wait so you are saying 97% of the scientists get 97% of the money? OH NO!!!

taxing and spending to death? OH NO!!!! climate research gets what, .0000000001% of the budget devoted to bombing iraq each year? What will we do???? also it is spending without taxing (or at least irresponsible spending) that is largely responsible for our economy crashing.

Descended from fish and monkeys ? OH NO!!! Actually we aren't. We are descended from a common ancestor. The fish and monkeys on earth now couldn't possibly be our ancestors unless they invented time machines and flew back in time millions of years. Fish with time machines? well, it sounds about as feasible as the rest of that post.
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97. IKE
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Did you know there are more trees in the USA than ever before? yep we put out the fires before they burn millions of acres now. Wow
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94. Inyo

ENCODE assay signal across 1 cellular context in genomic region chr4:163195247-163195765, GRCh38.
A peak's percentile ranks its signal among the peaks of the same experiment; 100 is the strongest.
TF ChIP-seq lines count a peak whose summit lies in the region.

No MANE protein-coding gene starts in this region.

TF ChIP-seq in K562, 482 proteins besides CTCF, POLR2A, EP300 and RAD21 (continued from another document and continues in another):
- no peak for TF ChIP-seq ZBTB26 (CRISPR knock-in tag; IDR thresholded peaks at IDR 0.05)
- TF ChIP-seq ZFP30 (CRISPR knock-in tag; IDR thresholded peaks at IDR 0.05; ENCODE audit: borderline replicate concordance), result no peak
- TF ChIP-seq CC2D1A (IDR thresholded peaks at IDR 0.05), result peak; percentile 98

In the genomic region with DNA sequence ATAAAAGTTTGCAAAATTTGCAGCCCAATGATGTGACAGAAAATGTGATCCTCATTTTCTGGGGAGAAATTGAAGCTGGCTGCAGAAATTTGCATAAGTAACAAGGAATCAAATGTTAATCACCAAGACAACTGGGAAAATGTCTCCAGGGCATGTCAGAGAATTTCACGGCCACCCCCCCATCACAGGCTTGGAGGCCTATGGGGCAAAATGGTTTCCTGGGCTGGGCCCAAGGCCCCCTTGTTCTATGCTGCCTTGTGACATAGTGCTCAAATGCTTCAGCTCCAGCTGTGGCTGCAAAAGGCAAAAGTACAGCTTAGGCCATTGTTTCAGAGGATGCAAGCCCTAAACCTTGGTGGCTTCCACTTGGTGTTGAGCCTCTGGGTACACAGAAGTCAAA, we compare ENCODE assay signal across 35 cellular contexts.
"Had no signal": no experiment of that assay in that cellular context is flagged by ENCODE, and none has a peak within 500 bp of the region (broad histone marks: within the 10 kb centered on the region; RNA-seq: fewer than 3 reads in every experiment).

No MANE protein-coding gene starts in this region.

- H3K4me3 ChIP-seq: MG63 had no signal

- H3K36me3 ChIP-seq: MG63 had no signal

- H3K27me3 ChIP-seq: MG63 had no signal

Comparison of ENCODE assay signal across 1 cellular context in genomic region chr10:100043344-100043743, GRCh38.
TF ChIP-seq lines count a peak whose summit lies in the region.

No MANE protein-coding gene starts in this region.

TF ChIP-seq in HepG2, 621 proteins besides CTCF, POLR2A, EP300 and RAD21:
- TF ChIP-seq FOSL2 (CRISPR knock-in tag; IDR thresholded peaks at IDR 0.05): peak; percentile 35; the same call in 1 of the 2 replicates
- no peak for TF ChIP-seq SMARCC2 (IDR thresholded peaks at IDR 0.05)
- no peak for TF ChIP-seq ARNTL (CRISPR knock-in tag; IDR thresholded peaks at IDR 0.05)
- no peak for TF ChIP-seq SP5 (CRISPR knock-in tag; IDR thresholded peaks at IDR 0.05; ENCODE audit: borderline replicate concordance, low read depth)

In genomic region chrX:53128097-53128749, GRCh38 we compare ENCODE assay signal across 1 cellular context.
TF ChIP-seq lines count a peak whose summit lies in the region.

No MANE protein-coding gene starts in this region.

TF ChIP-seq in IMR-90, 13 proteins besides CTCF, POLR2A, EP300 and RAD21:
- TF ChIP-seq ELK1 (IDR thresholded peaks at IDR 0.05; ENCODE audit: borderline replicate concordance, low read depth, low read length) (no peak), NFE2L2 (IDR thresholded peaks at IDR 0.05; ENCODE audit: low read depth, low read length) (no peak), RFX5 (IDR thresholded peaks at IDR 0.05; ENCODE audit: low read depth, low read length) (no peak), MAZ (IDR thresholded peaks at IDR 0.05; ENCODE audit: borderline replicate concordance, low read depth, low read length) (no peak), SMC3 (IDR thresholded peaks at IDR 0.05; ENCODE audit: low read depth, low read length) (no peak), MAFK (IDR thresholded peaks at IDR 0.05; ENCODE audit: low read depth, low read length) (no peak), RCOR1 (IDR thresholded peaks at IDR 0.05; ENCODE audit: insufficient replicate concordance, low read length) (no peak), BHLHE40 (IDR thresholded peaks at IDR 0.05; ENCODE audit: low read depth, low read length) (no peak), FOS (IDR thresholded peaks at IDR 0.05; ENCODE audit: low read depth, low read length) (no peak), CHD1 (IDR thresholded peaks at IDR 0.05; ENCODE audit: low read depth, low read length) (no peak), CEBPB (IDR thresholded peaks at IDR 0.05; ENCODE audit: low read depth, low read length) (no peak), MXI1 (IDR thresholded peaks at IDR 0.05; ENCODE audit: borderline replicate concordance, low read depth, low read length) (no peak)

Quoting Ossqss:
I put more CO2 into the atmosphere = tree prospers ?


it is true that it can increase the growth of trees a little bit but the amount is pretty insignificant compared with the amount of CO2 being released. Also, the trees need to get buried under mud or turn into peat to truly sequester the carbon. (and, huge areas that are currently unforested need to be allowed to regrow to dense old growth forest) If the tree burns, is eaten by termites, or is used by humans, the CO2 just goes back into the atmosphere.
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Quoting GulfPoet:


You are not diverting energy you are using the existing kinetic force to generate energy.

for the tiny itsy bitsy little teesny weensy size of the tidal turbing for example... trust me on this one... the worst thing that will happen is a school of fish clogs it up.

it is NOT going to alter the mystical balance of power on the planet


That is the question that was asked. And, again, my thinking is more with wind turbines.

Solar and tidal energy is so vast that, I agree, the transfer would be minascule compared to the overall energy.

But, what about wind? I have no idea what the overall energy of that is. Thereby can't compare.